*Some may be taken aback by my comments about Martin Luther King not being a Christian. Wasn’t he a Baptist minister? MLK certainly deserves our respect for his efforts to advance the cause of civil rights, but he was a theological modernist and a propagator of the social gospel who did not believe the Bible and did not preach the Good News! of salvation by God’s grace through faith in Jesus Christ alone. See my post about MLK here.

11 thoughts on “Some good points and some bad points

  1. Tom, I totally agree with your points, thanks for expressing my views so well! ‘Christian nationalism’ is misguided in many ways. Firstly, it raises up ungodly pride. But secondly, it is a snare that entangles us in the ‘world’ and worldly affairs. How can we live separated lives? But thirdly, too much flag waving prevents us from entering into prophecy truths…America will certainly come under the domain of the Antichrist – we will miss the signs of the times!
    Sorry for long comment – time is too short to live in error! God bless you brother.

    Liked by 2 people

    1. Thanks, Lisa Beth, and thanks for all of your comments! Here’s another example of where I’m coming from. I’m only 68 miles from the U.S.-Canadian border. Does God love American Christians more than our brothers and sisters in Canada? It’s a silly question but Americans were led to believe something very close to that for two-hundred years, and as you mention, much of that was connected to human pride. Great Britain at one time also viewed itself as a Christian nation and it looked down its nose at all other nations as it ruled its empire from ocean to ocean. Obviously, that’s no longer the situation politically and Britain’s churches are now nearly empty. Another case of God’s people getting wrapped around the wrong axle.

      Liked by 2 people

    1. Thanks, sister! I know I’m stepping on some toes because the notion of America being a Christian nation and all the trappings that go along with that is still very dear to the majority of conservative evangelicals. I didn’t mention it in the post, but my particular beliefs on ecumenism and nationalism make it very hard to find a church to worship at. Maybe 90% of the churches here in Western New York are either Catholic or mainline/flatline Protestant so the remaining 10%, evangelical churches, are for the most part either KJV-Only Christian nationalist or Rick Warren-style ecumenist.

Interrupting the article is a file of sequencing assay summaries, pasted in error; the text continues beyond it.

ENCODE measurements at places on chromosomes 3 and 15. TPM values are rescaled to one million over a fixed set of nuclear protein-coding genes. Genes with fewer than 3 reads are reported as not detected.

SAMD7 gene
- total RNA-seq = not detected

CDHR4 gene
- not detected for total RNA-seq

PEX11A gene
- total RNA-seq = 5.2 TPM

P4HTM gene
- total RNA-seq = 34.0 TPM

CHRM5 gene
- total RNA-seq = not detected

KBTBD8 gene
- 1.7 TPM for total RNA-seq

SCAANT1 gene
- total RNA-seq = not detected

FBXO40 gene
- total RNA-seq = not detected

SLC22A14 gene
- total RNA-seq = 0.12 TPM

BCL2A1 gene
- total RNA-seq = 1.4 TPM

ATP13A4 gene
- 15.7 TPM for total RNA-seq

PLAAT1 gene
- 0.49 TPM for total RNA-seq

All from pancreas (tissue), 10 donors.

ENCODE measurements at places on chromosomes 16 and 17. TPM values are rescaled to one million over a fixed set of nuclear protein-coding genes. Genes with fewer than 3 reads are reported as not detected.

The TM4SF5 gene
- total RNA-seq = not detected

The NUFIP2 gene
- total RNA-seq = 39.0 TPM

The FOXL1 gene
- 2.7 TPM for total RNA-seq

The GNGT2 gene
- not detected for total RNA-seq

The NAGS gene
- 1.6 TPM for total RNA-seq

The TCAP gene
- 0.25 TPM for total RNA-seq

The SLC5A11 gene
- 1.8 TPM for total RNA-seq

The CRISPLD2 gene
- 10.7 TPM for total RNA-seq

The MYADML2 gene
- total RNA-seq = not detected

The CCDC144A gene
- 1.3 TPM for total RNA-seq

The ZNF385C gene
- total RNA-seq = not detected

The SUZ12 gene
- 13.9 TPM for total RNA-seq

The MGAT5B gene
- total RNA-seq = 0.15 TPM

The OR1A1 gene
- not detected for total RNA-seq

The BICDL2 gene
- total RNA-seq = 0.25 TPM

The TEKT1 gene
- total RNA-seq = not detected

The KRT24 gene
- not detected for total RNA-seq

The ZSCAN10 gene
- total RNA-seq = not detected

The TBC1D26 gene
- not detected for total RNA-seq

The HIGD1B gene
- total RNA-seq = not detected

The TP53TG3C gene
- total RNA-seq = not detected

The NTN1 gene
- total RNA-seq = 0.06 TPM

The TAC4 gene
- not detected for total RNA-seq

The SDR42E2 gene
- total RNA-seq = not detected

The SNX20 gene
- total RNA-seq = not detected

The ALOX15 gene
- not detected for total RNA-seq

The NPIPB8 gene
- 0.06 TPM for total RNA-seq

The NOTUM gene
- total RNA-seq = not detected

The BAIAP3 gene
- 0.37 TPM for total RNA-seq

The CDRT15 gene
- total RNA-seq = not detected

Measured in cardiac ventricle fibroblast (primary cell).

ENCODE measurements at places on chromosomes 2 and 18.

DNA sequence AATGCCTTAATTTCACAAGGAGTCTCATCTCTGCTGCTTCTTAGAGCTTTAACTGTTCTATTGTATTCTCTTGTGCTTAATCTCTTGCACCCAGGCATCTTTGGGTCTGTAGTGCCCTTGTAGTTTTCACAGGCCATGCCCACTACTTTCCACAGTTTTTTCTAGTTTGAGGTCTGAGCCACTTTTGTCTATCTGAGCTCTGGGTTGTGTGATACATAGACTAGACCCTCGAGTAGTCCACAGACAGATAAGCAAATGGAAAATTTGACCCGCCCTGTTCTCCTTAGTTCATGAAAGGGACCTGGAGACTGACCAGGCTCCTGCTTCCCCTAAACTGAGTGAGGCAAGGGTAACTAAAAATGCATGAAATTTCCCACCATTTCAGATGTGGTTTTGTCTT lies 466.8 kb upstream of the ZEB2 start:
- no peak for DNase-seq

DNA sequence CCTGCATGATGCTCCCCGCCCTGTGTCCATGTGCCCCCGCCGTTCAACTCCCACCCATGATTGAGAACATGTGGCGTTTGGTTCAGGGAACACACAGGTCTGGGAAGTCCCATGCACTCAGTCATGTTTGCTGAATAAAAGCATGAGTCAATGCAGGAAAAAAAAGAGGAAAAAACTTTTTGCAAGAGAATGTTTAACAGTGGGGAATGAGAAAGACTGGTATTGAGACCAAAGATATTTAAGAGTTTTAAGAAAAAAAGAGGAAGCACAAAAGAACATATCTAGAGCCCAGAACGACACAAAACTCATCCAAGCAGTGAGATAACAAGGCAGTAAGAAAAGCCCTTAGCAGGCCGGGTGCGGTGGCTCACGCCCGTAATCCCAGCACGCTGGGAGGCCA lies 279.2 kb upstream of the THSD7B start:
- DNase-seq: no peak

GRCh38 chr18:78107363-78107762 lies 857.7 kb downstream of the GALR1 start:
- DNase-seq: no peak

Liked by 1 person

  2. Thank you for this book review; I imagine the author would have broken down well the American Nationalistic Evangelicalism rampant in some circles. I think its going too far to be Trump’s fanboy as an Evangelical though I think those voting him over Hillary is an understandable position (I voted for none of them, though I voted in 2016 for other offices and ballots). Like you I am also appreciate but cautious with the author; some years ago I wrote a critical review of his work though he was kind enough to reblog it and share it on social media:

    Liked by 1 person

    1. Thanks for the good comments and the link to your interesting review of Fea’s earlier book. In this book, he looks back at some of the less-than-complimentary history of the evangelical church in America including its fondness for “Know Nothing” nativism. Fea (very) briefly acknowledges the papacy’s disapproval of freedom of religion in both theory and practice, but then scolds American Protestants for nine pages for their anti-Catholic paranoia. It’s very clear from that section and other passages that ecumenist Fea and myself are not in alignment.

      Liked by 1 person